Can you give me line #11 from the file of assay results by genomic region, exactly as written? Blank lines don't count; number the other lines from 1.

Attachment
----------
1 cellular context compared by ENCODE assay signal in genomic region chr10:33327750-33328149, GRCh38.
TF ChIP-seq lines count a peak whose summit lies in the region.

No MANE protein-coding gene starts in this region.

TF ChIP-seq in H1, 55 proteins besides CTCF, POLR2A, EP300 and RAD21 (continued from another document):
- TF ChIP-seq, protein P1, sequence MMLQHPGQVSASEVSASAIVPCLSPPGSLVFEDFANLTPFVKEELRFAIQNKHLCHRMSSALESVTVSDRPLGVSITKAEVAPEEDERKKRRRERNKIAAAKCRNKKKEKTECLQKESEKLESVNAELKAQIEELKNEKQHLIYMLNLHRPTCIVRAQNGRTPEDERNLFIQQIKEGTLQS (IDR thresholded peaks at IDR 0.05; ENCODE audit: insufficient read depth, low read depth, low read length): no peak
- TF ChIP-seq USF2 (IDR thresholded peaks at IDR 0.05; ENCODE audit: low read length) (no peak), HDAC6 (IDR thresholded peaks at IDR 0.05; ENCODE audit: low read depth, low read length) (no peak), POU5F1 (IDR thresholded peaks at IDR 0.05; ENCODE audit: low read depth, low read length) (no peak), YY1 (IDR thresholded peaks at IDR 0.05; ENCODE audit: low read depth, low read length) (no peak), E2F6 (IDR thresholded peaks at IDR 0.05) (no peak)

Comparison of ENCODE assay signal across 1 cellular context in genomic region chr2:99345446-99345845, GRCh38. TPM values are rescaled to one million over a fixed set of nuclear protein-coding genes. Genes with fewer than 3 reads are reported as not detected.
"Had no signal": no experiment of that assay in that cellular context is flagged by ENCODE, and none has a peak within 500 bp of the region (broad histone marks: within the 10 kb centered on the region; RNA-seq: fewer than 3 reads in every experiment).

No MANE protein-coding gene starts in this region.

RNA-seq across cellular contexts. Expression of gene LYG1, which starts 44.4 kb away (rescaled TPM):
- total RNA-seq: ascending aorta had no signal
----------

- total RNA-seq: ascending aorta had no signal